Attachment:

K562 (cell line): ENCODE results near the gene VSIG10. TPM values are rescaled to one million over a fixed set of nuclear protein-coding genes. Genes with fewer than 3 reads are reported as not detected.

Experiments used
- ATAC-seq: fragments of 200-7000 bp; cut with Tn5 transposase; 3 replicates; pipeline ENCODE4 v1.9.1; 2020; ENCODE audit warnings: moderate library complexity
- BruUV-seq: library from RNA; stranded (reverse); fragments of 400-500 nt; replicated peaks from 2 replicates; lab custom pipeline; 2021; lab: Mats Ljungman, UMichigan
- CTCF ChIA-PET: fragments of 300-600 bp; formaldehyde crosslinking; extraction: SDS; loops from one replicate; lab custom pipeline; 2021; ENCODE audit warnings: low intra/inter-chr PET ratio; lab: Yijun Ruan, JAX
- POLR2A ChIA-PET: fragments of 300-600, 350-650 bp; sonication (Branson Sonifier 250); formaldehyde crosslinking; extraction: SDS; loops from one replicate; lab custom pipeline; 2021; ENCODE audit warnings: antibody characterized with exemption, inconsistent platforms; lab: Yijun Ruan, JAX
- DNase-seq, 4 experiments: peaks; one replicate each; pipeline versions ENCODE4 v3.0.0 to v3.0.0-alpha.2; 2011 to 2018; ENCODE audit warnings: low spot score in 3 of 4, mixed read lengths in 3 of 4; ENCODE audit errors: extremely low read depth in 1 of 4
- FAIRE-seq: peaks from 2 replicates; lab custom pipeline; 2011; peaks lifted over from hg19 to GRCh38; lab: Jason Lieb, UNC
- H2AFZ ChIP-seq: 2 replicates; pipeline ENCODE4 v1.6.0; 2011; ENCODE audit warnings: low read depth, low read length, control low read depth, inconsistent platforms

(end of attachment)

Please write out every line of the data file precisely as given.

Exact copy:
K562 (cell line): ENCODE results near the gene VSIG10. TPM values are rescaled to one million over a fixed set of nuclear protein-coding genes. Genes with fewer than 3 reads are reported as not detected.

Experiments used
- ATAC-seq: fragments of 200-7000 bp; cut with Tn5 transposase; 3 replicates; pipeline ENCODE4 v1.9.1; 2020; ENCODE audit warnings: moderate library complexity
- BruUV-seq: library from RNA; stranded (reverse); fragments of 400-500 nt; replicated peaks from 2 replicates; lab custom pipeline; 2021; lab: Mats Ljungman, UMichigan
- CTCF ChIA-PET: fragments of 300-600 bp; formaldehyde crosslinking; extraction: SDS; loops from one replicate; lab custom pipeline; 2021; ENCODE audit warnings: low intra/inter-chr PET ratio; lab: Yijun Ruan, JAX
- POLR2A ChIA-PET: fragments of 300-600, 350-650 bp; sonication (Branson Sonifier 250); formaldehyde crosslinking; extraction: SDS; loops from one replicate; lab custom pipeline; 2021; ENCODE audit warnings: antibody characterized with exemption, inconsistent platforms; lab: Yijun Ruan, JAX
- DNase-seq, 4 experiments: peaks; one replicate each; pipeline versions ENCODE4 v3.0.0 to v3.0.0-alpha.2; 2011 to 2018; ENCODE audit warnings: low spot score in 3 of 4, mixed read lengths in 3 of 4; ENCODE audit errors: extremely low read depth in 1 of 4
- FAIRE-seq: peaks from 2 replicates; lab custom pipeline; 2011; peaks lifted over from hg19 to GRCh38; lab: Jason Lieb, UNC
- H2AFZ ChIP-seq: 2 replicates; pipeline ENCODE4 v1.6.0; 2011; ENCODE audit warnings: low read depth, low read length, control low read depth, inconsistent platforms